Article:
against popular error"
"Instead of saying
'Guiteau the assassin',
they will say
'Guiteau the patriot' "
September 7, 1881
"It is refreshing to get
where I can look at the sea"
"I have always felt that the ocean was my friend"
"and the sight of it brings rest and peace"
When I survived that shipwreck last year
I knew that I had a divine mission
to carry out
September 10, 1881
The members of the Cabinet
came to Elberon today,
they reported on their departments
rather than in a group meeting
Windom of Treasury
and Postmaster General James
reported they were establishing
Civil Service exams in their departments
"That the President,
under the manipulation
of his Secretary of State,
has been guilty
of the basest ingratitude to the Stalwarts,
admits of no denial"
—Caschwa, Sacramento, CA
Ludwig von Beethoven used to stroll daily in
The Vienna Woods for inspiration true
Before the area was threatened by urban sprawl
Forests were inundated with all five senses of
Trees such as beech, oak, cedar, spruce, and yew
Before their names populated maps and atlases, et al.
Ludwig recorded and shared all his sensory feelings
By jotting down notes both happy and blue
ERROR CODE 43
Up all night trying and trying
Infernal dead-end streets
That’s not going to work
No, not that either
Applied cool analysis:
Key part missing?
Got a fresh night’s sleep
Retraced my steps
Started from square one again
“Slower pace, forget the race”
Oh, duh, my bad
How incredibly, awfully stupid!
The flat end of the USB cord
Was plugged in backwards
But it fit!! How could that be??
Usually with plug and play connections
Items must be facing the right way to fit
So one can easily check just by feel
Here this one connection requires
Removal of the blindfolds
And activation of the optic
Data retrieval system I was born with
Now the computer finally recognized
my new All-In-One printer, fax, copier,
scanner, toothbrush, Black Ops (don’t ask)
That was easy.
TV off, cellphones muted
Household asleep, except for a
Persistent knocking sound
From the standup freezer
Like when the toe
Of your sturdy hiking shoe
Hits a small stone
Knocks if off the trail
And it ricochets down
A steep canyon wall
This way, that way, another
Longer than one’s attention span
Okay, that finally stopped
Now all is quiet, good night…
Then a crescendo of trucks,
Trains, planes, motor bikes
Deliver waves of rumble
Transforming peaceful dreams
Into wide-eyed alerts
as i was writing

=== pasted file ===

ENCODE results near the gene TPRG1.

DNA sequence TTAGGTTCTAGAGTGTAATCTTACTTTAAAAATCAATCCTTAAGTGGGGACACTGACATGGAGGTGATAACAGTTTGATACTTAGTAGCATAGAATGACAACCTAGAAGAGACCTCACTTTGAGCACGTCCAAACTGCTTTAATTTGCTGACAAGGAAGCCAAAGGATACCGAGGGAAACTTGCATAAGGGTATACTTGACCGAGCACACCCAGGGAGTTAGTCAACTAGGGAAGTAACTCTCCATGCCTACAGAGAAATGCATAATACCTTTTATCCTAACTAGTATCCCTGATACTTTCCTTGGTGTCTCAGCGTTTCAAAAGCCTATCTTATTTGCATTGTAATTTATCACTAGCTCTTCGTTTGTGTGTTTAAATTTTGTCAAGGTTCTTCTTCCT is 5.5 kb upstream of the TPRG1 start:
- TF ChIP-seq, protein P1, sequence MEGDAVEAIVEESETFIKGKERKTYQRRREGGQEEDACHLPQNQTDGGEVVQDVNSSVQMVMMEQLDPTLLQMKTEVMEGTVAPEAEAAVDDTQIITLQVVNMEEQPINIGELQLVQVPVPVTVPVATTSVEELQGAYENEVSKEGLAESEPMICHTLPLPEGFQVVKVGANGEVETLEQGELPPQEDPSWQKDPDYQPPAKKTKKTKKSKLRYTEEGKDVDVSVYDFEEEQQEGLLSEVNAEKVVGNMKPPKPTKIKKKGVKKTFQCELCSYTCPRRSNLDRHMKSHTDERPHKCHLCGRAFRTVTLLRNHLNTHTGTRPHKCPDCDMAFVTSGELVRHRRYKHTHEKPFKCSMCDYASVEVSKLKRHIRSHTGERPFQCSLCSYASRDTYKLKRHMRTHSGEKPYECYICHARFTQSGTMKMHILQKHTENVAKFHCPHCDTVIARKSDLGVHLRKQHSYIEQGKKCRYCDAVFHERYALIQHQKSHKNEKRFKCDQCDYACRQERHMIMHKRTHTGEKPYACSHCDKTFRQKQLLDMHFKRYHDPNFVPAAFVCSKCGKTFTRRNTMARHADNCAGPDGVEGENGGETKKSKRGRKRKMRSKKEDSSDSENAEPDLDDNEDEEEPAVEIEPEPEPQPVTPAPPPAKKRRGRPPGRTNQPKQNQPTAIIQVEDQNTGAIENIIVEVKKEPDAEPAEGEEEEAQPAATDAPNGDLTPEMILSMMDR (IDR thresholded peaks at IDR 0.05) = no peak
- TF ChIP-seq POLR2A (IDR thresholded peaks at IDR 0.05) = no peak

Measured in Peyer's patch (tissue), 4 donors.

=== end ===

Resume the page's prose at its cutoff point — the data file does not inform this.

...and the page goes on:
i used the term,
at my age now,
everything i do
bridges to cross,
mountains to climb,
not in front
so no matter what
from here on in,
and forgotten quickly
than a backward glance
—Charles Mariano, Sacramento, CA
Before the sun goes down
I’ll lay my wildflower hand
in your hand’s white wicker basket
and bold—tender—shy I’ll encircle you
as day and night would encircle
the trees of the day and night
and my kisses will live like birds on your shoulder
—Astrid Hjertenaes Andersen (trans. from the Norwegian by Nadia Christensen)
Our thanks to today’s variety of poems and photos in the Kitchen, as we continue to celebrate poetry (and the eclipse) in photos and verse! Readings in our area begin tonight as Placerville presents its Poetry in Motion read-around at the Placerville Sr. Ctr on Spring St. from 6-7pm; then Sac. Poetry Center presents Erin Rodoni and Gillian Wegener (plus open mic) in Sacramento, 7:30pm.
On Tuesday from 6-7:30pm, Carmichael Library will host an Open Mic For Poetry and musicians. Then on Thursday, Jennifer O’Neill Pickering will read and her husband, Michael, will present music at Poetry Unplugged at Luna’s Cafe (plus open mic), 8pm.
Friday is a Good Earth Movement Coop event in Placerville, featuring Barbara West plus open mic, 6:30pm. Barbara has a new book coming out from Cold River Press, and will have advance copies available that night. Scroll down to the blue column (under the green column at the right) for info about this and other upcoming poetry events in our area—and note that more may be added at the last minute.
Laverne Frith has two recent reviews published at New York Journal of Books: Mary Jo Salter's The Surveyors at www.nyjournalofbooks.com/book-review/surveyors-poems and Michael McGriff's Early Hour at www.nyjournalofbooks.com/book-review/early-hour/.
—Photo by Cynthia Linville